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Regardless of the sources, habitual states of anger, annoyance, and anxiety are the hallmarks of chronic stress and inflammation. Do people make you mad? Does waiting in a long line raise your blood pressure? Do you fear going out in public, confronting people whom you need to talk with? Do your children get on your nerves?
Living with these emotions daily may be killing you.
And it gets worse. Have you ever wondered why you or those you know don't just "let go"? Why do we remain in these ultra-destructive psychological states of conflict, anxiety, anger and frustration, even when we know they are not helping anyone and wreaking havoc in our body?
An obscure psychiatrist from the days of Freud by the name of Edmund Bergler answered that very question. So far, the mental health community has shunned Bergler's ugly truth. Here it is in layman terms:
We like misery.
Unconsciously, misery and unhappiness are so familiar and self-justifying that we cling to them, regardless of the consequences.
So, we end up subconsciously doing things that give us more of what we hate. When a chance for true happiness and fulfillment appears, we turn away. Bergler called it psychic masochism, or the tendency to take unconscious pleasure in displeasure. The result is self-sabotage, which may be the one universal mental health concern.
Learn how self-sabotage develops and what to do about it by watching this free video. It's a real eye opener.
Healing opportunities to soothe your chronic stress
None of us lack the opportunity to calm down and radically cut stress. In fact, there has never been a better time. There is more healing information available now than ever before and it is usually just a few clicks away.
Learn to meditate by attending a local class, reading how-to books or getting one of hundreds of cool apps.
Learn to communicate with your loved ones in a way that honors your personal responsibility, draws clear boundaries and encourages respect.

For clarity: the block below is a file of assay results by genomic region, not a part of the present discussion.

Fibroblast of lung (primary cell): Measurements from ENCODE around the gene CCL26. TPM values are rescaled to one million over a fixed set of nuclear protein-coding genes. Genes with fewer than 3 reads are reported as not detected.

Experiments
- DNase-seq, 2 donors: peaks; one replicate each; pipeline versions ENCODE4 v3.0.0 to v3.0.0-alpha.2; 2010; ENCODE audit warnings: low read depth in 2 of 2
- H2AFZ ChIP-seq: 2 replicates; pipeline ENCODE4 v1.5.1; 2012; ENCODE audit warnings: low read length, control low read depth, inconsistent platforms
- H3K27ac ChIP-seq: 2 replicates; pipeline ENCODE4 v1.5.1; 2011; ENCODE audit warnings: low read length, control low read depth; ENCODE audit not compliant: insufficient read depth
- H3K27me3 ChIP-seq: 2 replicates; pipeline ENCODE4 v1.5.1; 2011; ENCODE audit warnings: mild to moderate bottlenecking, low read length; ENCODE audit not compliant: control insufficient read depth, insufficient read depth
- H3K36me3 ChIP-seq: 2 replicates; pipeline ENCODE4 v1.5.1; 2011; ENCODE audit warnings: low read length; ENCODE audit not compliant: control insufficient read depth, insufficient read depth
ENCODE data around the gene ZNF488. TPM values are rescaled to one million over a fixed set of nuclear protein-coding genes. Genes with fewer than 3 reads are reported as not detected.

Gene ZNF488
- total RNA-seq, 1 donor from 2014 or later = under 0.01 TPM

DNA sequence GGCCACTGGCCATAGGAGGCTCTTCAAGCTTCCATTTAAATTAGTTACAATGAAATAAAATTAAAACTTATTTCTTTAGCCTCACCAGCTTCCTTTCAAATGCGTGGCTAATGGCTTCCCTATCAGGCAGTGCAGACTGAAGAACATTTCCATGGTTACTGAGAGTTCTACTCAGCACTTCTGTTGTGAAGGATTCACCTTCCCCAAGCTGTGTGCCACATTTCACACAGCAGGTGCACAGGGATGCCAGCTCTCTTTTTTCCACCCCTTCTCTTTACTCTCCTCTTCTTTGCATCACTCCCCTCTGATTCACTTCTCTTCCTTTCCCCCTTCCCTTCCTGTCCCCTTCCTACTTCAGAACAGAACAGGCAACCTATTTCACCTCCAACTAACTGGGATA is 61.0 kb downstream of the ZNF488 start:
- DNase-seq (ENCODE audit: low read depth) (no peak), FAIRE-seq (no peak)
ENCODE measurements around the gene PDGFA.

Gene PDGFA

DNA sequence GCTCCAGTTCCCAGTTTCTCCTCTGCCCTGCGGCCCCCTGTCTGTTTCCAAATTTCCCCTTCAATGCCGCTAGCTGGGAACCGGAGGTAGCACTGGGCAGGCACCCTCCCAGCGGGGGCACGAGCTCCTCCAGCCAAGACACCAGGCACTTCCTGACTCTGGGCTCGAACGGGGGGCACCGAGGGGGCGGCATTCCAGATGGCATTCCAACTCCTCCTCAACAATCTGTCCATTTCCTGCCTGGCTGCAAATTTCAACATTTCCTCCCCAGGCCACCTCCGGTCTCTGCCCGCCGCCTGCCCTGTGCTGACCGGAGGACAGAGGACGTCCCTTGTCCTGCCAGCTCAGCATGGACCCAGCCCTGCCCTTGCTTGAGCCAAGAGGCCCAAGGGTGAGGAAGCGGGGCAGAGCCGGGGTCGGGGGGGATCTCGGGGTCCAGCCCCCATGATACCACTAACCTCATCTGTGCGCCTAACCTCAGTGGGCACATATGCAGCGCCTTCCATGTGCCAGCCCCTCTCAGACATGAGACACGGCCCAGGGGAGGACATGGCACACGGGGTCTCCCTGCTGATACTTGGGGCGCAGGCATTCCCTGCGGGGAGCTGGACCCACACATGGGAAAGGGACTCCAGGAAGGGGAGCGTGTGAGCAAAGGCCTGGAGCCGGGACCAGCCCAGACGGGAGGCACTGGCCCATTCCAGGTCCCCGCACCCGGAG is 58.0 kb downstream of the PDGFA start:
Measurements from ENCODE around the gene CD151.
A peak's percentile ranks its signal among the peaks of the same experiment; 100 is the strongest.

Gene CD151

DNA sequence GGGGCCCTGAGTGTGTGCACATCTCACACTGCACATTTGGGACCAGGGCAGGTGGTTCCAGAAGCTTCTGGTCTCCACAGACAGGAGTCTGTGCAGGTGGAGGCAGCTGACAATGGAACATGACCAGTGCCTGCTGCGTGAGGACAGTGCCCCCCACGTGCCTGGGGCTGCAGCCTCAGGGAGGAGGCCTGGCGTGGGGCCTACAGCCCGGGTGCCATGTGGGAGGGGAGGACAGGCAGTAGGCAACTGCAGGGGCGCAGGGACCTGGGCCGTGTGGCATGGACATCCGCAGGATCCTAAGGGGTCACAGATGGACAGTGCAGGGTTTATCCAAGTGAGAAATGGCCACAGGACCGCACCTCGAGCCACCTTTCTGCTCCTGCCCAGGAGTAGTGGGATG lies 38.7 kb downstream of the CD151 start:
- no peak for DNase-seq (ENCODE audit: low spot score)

Simplify your life by cutting out non-priority social engagements and allow yourself to spend the majority of time on what is meaningful to you and your loved ones.
Put forth your best effort, always.
Exercise, eat clean and take time to rest.
And so on. You know this. We all do. It's the self-sabotage that ruins things. We get in our own way. We get lazy. We're inconsistent. We pick fights, make poor decisions, act on destructive impulses, give power away to others by blaming them and in general do our worst. Why?
Self-sabotage. Bergler was right. We cling to misery, become uncomfortable when things go really well and in general gravitate toward the negative, refusing to let go of the negativity as if our very lives depended on it.
Here's another sure sign of self-sabotage. When someone points out how you are getting in your own way, you become offended and defensive, which serves to protect your self-sabotage from exposure (and healing).
People often ask me what to do about self-sabotage. I've found by working with hundreds of clients from around the world that the prerequisite to doing ANYTHING at all about it is simply understanding it and admitting the truth. This, it turns out, is 90% of the battle and the most difficult part of the process.
Want to cut your chances of getting a degenerative disease? Eat clean, exercise regularly and figure out why you are hanging onto psychological inflammation.
About the author: Watch the free video The AHA! Process: An End to Self-Sabotage and discover the lost keys to personal transformation and emotional well-being that have been suppressed by mainstream mental health for decades.
The information in this video has been called the missing link in mental health and personal development. In a world full of shallow, quick-fix techniques, second rate psychology and pharmaceutical takeovers, real solutions have become nearly impossible to find. Click here to watch the presentation that will turn your world upside down.